The SEC charged Biomet Inc., an Indiana-based medical device company, with violating the Foreign Corrupt Practices Act. As alleged, the company’s subsidiaries and agents bribed public doctors in Argentina, Brazil, and China over an 8-year period to win business.
Biomet, which primarily sells products used by orthopedic surgeons, agreed to pay more than $22 million to settle the SEC’s charges as well as parallel criminal charges announced by the U.S. Department of Justice. The charges arise from the SEC and DOJ’s ongoing proactive global investigation into medical device companies bribing publicly-employed physicians.
Biomet consented to the entry of a court order requiring payment of $4,432,998 in disgorgement and $1,142,733 in prejudgment interest and the entry of permanent injunctions against future violations. Biomet was also ordered to retain an independent compliance consultant for 18 months to review its FCPA compliance program, and agreed to pay a $17.28 million fine to settle the criminal charges.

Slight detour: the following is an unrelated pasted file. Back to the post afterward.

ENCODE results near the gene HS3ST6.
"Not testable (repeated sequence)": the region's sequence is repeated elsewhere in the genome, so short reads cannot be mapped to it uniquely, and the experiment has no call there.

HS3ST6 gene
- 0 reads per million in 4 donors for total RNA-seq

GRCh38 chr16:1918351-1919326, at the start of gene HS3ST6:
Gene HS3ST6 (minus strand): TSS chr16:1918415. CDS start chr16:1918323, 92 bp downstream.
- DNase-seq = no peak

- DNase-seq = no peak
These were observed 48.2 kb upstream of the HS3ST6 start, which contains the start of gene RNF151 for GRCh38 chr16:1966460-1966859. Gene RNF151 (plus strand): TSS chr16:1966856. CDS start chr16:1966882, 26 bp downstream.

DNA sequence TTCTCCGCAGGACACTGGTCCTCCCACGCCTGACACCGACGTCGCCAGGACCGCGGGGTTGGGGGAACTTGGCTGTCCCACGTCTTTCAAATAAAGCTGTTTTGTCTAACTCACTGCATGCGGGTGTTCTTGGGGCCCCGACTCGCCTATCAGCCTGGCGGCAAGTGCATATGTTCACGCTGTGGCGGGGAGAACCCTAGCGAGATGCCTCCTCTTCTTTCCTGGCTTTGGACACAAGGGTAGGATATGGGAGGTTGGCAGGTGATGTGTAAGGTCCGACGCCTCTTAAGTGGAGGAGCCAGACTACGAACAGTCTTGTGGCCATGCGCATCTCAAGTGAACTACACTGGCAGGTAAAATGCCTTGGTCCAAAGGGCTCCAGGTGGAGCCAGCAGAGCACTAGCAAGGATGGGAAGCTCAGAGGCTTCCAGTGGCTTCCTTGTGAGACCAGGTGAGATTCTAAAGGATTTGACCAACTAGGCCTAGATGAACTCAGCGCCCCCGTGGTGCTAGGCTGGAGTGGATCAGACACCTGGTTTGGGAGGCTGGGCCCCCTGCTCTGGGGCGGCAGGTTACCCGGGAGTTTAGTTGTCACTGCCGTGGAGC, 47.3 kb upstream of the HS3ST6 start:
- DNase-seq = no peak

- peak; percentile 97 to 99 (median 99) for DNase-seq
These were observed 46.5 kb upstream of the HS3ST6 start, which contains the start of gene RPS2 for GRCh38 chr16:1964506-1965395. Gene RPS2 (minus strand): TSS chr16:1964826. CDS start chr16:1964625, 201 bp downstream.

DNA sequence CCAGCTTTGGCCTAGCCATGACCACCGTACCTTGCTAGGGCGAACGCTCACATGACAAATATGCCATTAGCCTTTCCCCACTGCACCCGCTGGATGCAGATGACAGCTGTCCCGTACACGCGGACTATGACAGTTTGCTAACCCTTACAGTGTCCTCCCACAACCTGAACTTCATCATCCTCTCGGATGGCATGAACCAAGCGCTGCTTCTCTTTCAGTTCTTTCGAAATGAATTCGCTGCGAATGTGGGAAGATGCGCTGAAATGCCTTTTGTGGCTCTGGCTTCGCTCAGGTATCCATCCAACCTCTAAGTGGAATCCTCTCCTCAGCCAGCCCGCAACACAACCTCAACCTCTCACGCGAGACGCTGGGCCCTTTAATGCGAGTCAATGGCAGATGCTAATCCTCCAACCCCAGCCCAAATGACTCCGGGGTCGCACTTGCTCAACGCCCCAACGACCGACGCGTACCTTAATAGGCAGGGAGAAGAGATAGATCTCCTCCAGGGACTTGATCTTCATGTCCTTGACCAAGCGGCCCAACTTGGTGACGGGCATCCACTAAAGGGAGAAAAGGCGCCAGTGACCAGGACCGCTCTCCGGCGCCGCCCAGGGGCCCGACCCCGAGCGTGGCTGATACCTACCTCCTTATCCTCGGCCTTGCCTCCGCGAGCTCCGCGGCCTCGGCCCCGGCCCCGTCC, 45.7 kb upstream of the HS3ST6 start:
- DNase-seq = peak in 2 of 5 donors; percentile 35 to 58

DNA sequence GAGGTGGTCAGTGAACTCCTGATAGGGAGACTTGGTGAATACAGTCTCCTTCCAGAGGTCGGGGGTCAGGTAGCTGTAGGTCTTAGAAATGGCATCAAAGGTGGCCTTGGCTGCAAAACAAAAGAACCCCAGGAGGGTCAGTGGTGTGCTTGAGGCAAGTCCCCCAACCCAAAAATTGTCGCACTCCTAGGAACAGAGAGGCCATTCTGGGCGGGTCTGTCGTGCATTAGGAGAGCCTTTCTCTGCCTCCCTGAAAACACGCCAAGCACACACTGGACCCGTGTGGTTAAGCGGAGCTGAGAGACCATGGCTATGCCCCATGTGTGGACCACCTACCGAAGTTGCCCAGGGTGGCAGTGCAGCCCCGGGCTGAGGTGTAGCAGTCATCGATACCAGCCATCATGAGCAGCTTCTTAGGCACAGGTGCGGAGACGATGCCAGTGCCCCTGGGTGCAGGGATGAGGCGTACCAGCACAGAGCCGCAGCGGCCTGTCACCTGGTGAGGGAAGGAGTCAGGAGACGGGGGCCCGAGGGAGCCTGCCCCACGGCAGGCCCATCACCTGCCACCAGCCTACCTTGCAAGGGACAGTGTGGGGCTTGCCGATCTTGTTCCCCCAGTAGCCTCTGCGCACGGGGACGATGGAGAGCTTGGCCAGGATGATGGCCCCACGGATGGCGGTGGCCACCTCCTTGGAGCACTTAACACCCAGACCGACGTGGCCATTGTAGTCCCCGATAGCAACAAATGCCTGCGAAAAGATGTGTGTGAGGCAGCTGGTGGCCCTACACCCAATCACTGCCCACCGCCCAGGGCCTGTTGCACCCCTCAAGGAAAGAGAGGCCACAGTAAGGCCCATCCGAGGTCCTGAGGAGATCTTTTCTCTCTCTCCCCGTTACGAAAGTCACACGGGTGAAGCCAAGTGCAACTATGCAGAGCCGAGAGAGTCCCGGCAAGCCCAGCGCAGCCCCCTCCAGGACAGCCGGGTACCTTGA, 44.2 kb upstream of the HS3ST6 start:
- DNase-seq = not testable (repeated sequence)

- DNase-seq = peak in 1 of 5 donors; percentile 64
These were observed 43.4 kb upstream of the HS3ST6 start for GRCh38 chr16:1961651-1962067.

The SEC complaint alleged that Biomet and its four subsidiaries paid bribes from 2000 to August 2008, and employees and managers at all levels of the parent company and the subsidiaries were involved along with the distributors who sold Biomet’s products. Biomet’s compliance and internal audit functions failed to stop the payments to doctors even after learning about the illegal practices.
According to the SEC’s complaint filed in federal court in Washington D.C., employees of Biomet Argentina SA paid kickbacks as high as 15 to 20 percent of each sale to publicly-employed doctors in Argentina. Phony invoices were used to justify the payments, and the bribes were falsely recorded as “consulting fees” or “commissions” in Biomet’s books and records. Executives and internal auditors at Biomet’s Indiana headquarters were aware of the payments as early as 2000, but failed to stop it.
The SEC alleged that Biomet’s U.S. subsidiary Biomet International used a distributor to bribe publicly-employed doctors in Brazil by paying them as much as 10 to 20 percent of the value of their medical device purchases. Payments were openly discussed in communications between the distributor, Biomet International employees, and Biomet’s executives and internal auditors in the United States.
The investigation into bribery in the medical device industry is continuing.